(Sorry for being out of season, but…..)
We were talking on one of the earlier threads and there was some disagreement over the true meaning of certain scriptural passages. (I must be kidding, right? Here?) It seems like we kept going around and around and around. I was suddenly reminded of another familiar situation where I keep going around and around and around. Christmas.
Or to be more precise, decorating our home for Christmas. I’ve always loved this time of year, I probably even loved it more when I didn’t have a faith (but that’s another story). But I am not crazy about getting everything down from the attic, setting up the decorations and then having to clean up. I especially don’t like having to trim the tree. It is a lot of work.
I used to spend a considerable time making sure that every single strand of tiny lights was evenly distributed on each branch, like my father had taught me. Soon enough I learned how to stand about six feet away and toss the lights on like a fisherman casting his net. I’ve always preferred the little tasteful white lights, like the ones we had growing up. My wife, though, hails from a tradition that celebrated with gaudy multi-colored lights. She was raised Lutheran and I Catholic. In the spirit of ecumenicalism we agreed to blend both types of lights. 25 years later I can’t even think of not having it both ways.
Some people accuse me of wanting to have it ‘both ways’ when it comes to how I relate to God. I can see value in most all faith traditions and I hesitate to say if someone is not with God even though they may respond to him differently than I do. I consider myself to be a Christian but there have been times when I have been challenged on this. Apparently some think that I can’t hold to this more tolerant point of view and still maintain a faith in Jesus.
Usually our arguments will boil down to the essence of where we disagree – Holy Scripture. Someone may place more emphasis on a certain verse than I do. I might be inspired by something completely different. With both of us concentrating on what we each holds most dear, we usually end up stalled and, at best, agreeing to disagree. But that can be so unsatisfying.
When decorating our Christmas tree, each family member would devoting his or her efforts to specific parts of the tree. When the children were small they concentrated on the low hanging branches. I would be teetering on the stool near the tree top while my wife would finesse the all important mid section. Even then, some would stray more towards one side of the tree over the other. Many times the kids would hang balls and ornaments in the ‘wrong’ places, out near the ends of the branches where they sagged or too far inside where they could hardly be seen. This would drive me nuts but over time I learned to bite my tongue, for the sake of familial harmony.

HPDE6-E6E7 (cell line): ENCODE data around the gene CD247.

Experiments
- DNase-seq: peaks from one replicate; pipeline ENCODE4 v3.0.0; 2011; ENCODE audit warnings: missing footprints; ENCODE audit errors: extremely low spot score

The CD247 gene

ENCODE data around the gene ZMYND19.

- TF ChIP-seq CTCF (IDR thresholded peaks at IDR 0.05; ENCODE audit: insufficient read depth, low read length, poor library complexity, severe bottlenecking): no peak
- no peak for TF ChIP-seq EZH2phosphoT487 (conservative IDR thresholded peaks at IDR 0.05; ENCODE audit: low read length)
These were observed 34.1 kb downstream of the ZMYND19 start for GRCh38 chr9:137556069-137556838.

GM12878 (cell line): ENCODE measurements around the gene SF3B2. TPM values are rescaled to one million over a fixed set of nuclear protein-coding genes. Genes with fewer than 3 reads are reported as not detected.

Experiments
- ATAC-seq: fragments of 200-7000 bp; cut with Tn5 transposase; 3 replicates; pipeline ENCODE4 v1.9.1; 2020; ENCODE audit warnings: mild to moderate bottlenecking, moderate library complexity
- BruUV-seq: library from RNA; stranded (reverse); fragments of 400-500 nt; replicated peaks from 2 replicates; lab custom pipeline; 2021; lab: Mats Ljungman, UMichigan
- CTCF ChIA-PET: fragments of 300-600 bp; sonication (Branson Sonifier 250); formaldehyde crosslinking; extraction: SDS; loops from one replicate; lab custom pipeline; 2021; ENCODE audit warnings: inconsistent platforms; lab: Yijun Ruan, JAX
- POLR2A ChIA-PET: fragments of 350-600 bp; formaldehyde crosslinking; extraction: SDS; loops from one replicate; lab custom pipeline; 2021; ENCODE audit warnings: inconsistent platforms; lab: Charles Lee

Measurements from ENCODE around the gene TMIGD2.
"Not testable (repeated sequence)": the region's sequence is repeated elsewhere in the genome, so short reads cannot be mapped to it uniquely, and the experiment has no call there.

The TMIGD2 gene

When all was hung, when the boxes were empty, we would take a few steps back to review our handiwork. After a few moments my wife Bev would say, “Well? Does it pass the squint test?”. To my surprise, it always did.
Standing in close to the tree all I see are the individual ornaments of different shapes, colors and sizes and where they are placed. The occasional broken branches and bare spots are starkly visible. I am painfully aware of the ‘mistakes’ of my children. Though they should be fixed so that they make more sense, I just accept their placement.
But when I move back a bit, take in the whole thing and, softening my focus just a little, I can make out the image of a beautiful, colorful and blazing bright Christmas tree. All the intricate and and glistening ornaments, each of them with their own story of Christmases past, working together to create this wonderful creation. Even those deep and dark crannies where the lights do not reach suggest mysterious areas worth further exploration.
A cooperative effort between God and his children, a Christmas tree speaks in a slightly tone to each person that meets it, evoking memories and feelings that cannot always be expressed. The ‘imperfect’ yet natural shape, the ‘inaccurate’ placement of the balls, the ornaments that range from big and shiny to small and fragile – each element works together to present a perfect whole. A little different every time, each observer can agree that the shape is always the same, and the spirit that this shape evokes can be shared by all.